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Sony has a complicated history with Spider-Man. After falling at the final hurdle in Sam Raimi’s trilogy with Spider-Man 3 and then crashing their own Spider-Man cinematic universe before it had even begun in The Amazing Spider-Man 2, they reluctantly lent the character back to Marvel Studios. It would be easy to accuse Sony of mishandling this beloved hero over the years, almost as though they didn’t know what to do with the character. That is certainly not the case with Into the Spider-Verse. This film is clearly a labour of love for Spider-Man and strikes the perfect balance between appreciating the old and exploring the new.
When young Miles Morales (Shameik Moore) finds out he has gained spider-powers, he seeks the advice of Peter Parker (Chris Pine) to show him the webs. Yet when Kingpin (Liev Schreiber) opens a portal to several other dimensions, Miles must ditch his training to help send his new friends home.
It’s a phrase thrown around a lot when discussing superhero movies, but this film genuinely looks like it has jumped out of the pages of a comic book. Scratch that, this film is a moving comic book, bringing those pages to life in a way that I have never seen before. The style of the animation is totally original. A 3D world given a 2D aesthetic, made up of explosions of primary colours and zippy movements straight out of the cartoon. It works so well you’ll question why it’s never been attempted until now.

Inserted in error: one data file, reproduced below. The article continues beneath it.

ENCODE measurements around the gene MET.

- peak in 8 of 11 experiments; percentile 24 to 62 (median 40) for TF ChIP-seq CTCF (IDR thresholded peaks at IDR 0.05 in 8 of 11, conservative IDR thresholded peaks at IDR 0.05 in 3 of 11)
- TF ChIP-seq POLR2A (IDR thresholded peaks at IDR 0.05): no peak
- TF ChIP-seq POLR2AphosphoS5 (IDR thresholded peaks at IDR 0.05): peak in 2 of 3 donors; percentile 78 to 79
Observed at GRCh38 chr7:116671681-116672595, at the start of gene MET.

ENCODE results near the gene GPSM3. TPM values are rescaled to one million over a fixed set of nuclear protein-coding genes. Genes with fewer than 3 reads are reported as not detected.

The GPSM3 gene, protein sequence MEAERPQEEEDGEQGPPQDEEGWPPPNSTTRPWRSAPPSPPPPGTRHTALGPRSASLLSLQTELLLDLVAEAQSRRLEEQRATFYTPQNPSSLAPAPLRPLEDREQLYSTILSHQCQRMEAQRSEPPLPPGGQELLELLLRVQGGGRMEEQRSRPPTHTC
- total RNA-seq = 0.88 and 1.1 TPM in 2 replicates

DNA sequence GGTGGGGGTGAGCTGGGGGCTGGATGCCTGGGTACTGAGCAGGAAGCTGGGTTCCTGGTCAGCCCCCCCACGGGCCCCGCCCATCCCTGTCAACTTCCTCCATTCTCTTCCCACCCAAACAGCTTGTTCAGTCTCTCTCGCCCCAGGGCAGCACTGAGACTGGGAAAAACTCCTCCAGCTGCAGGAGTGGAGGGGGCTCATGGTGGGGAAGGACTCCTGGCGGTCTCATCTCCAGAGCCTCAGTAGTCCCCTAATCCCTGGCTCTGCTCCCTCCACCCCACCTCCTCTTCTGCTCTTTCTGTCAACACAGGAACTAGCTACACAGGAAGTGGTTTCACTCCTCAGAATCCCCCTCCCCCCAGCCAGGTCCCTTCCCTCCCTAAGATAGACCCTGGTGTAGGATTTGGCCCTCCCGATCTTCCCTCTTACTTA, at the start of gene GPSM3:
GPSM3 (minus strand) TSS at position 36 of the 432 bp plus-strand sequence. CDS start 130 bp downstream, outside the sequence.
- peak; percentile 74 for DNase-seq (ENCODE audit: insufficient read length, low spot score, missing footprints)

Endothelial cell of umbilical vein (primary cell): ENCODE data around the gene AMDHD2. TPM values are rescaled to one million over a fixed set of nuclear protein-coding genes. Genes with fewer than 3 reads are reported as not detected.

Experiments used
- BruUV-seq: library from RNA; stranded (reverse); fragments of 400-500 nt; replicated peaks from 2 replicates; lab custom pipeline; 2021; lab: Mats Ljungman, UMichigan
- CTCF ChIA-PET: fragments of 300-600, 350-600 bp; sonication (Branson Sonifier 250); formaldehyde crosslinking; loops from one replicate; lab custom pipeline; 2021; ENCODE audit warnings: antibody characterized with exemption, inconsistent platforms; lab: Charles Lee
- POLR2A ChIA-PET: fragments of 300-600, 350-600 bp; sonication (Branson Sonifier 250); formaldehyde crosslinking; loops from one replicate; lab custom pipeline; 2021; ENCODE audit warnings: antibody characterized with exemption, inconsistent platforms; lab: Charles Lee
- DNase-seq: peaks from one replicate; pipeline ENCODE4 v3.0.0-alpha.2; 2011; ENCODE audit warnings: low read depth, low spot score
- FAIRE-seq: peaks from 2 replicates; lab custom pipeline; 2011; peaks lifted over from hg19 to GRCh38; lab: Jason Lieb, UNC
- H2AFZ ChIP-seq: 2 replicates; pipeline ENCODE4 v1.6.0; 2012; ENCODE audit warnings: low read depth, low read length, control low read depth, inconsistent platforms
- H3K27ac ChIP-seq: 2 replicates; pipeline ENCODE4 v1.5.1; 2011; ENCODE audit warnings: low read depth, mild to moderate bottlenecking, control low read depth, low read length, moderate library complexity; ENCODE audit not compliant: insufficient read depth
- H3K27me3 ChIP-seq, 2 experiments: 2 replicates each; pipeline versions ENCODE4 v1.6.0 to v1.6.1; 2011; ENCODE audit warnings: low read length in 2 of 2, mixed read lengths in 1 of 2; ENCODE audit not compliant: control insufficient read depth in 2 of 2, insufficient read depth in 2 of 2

The frenetic world created within the animation is the perfect playground to explore the movie’s narrative. We get to experience parts of the Spider-Man universe never seen before on the big screen. Shameik Moore brings Miles Morales to life brilliantly. He’s seriously charming, whilst still having that dorkiness that embodies Spider-Man. The movie’s sheer craziness could have easily stolen the limelight from him, but this is very much Miles’ story and it’s all the better for it. The rest of the Spider-gang all shine too. Spider-Man Noir is played superbly by Nic Cage and the casting of John Mullany as Peter Porker is simply perfect.
Whilst the film never stops covering new ground, it is constantly loyal to everything you love about your favourite web-slinger. There are some new and innovative interpretations of most of Spidey’s rogues’ gallery. The suits are all present and just as you remember them. There are plenty of references to creators and characters alike (including a beautiful Stan Lee and Steve Ditko tribute). It all feels like classic Spider-Man. And whilst the film is constantly pushing the boundaries in new directions, you feel like you’re in safe hands.
As you might expect from a screenplay produced by Lord and Miller (The Lego Movie, 21 Jump Street), this film is also a romp. Considering the wealth of characters and animative techniques on display, it’s so tightly paced that the nearly 2-hour runtime simply ‘thwips’ by.
It’s too soon to tell right now, but I have a hunch that this will be remembered as the definitive cinematic depiction of Spider-Man. After three iterations in under a decade, Into the Spiderverse achieves the unthinkable of reinvigourating the character for both new and old audiences. Every aspect of the film; the plethora of wacky characters on show, the stunning animation and the ‘wink and nod’ humour are entirely fresh and original. I can guarantee that you’ve never seen anything like this before and when you come out of it, you’ll be mighty glad you have.